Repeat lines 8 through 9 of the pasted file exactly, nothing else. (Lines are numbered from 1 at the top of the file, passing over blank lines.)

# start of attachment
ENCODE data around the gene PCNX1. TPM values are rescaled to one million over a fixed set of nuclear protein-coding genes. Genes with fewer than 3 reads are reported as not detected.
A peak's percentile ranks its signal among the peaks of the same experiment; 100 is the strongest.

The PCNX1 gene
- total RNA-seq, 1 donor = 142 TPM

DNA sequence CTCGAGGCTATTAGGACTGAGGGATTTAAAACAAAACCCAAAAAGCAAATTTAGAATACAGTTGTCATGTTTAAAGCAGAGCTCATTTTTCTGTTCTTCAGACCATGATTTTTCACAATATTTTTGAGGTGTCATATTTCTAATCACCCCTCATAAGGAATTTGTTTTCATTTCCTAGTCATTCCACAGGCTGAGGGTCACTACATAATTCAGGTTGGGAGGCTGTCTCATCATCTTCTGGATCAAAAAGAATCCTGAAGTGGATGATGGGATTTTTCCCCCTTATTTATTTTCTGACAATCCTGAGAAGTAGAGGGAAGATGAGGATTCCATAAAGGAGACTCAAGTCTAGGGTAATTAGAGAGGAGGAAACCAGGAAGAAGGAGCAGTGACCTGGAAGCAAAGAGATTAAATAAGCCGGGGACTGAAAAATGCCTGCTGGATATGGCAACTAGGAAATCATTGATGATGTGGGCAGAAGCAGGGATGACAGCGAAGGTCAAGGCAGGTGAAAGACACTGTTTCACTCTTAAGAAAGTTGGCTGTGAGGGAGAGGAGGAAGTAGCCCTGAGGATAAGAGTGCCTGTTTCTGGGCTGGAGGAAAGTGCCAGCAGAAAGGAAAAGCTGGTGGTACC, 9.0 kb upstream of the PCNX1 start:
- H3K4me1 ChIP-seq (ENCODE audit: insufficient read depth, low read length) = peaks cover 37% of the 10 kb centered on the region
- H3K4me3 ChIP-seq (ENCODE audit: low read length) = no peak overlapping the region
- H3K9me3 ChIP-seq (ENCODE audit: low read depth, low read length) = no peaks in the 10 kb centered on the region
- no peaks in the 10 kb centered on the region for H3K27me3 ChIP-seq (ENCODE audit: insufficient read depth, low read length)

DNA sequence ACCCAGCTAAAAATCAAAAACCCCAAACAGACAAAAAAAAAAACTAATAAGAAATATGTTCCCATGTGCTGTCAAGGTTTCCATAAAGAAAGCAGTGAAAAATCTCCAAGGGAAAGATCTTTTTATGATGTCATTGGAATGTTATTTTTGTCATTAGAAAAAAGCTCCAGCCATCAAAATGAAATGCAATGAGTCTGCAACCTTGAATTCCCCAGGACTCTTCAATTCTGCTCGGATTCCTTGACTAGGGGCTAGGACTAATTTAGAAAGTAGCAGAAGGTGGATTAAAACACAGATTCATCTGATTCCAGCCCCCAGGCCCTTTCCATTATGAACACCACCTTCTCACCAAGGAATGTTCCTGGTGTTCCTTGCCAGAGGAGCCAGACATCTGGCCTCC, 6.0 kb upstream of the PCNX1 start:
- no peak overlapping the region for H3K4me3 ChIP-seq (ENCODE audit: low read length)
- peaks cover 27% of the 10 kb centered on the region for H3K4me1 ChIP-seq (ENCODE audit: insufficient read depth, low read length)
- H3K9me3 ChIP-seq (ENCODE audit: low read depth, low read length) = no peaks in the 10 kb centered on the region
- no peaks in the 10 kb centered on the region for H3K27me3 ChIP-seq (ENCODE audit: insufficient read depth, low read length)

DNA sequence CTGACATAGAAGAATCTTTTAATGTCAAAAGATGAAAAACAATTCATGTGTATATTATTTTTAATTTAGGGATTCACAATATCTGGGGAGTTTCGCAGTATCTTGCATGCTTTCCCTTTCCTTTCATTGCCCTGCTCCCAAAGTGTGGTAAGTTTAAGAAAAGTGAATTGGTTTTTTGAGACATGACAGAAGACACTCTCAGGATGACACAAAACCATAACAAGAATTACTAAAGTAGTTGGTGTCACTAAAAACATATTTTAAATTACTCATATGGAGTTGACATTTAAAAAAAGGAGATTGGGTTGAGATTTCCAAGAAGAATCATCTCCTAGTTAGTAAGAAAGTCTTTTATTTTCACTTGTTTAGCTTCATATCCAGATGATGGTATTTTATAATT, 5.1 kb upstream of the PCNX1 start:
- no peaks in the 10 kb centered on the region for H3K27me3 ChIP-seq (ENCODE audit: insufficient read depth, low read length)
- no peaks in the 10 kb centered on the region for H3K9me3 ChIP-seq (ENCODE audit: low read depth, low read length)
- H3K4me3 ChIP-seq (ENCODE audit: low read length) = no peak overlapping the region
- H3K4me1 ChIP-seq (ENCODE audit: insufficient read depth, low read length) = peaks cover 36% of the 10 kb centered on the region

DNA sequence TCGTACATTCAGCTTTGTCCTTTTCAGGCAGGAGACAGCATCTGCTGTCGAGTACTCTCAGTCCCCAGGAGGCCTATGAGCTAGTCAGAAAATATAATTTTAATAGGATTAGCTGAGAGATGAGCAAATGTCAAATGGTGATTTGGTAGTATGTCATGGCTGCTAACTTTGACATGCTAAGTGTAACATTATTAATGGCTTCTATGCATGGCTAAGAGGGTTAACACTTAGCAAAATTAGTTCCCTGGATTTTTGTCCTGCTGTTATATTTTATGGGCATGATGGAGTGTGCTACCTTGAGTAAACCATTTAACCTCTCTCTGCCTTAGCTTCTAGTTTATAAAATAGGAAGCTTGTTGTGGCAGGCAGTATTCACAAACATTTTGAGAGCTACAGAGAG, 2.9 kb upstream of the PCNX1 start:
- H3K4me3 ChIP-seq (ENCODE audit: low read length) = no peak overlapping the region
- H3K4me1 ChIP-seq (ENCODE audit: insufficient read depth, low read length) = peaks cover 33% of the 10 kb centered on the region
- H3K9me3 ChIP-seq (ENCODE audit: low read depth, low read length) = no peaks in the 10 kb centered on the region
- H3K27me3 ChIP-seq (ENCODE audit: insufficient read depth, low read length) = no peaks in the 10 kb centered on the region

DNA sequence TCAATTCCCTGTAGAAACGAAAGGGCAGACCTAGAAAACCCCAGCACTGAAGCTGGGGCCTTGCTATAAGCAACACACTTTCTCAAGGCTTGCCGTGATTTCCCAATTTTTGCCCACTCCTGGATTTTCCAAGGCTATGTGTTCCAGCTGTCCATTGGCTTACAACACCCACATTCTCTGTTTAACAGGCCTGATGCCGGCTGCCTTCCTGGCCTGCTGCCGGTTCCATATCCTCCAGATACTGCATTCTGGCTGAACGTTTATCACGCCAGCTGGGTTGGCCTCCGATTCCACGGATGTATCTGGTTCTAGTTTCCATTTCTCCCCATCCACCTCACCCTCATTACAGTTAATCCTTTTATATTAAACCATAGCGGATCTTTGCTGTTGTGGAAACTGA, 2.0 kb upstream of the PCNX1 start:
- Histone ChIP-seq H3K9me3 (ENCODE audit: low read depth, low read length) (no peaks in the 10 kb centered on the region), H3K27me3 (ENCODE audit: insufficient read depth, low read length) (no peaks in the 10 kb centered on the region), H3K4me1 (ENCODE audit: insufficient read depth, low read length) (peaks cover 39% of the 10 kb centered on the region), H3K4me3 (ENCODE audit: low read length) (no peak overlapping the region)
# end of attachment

- H3K9me3 ChIP-seq (ENCODE audit: low read depth, low read length) = no peaks in the 10 kb centered on the region
- no peaks in the 10 kb centered on the region for H3K27me3 ChIP-seq (ENCODE audit: insufficient read depth, low read length)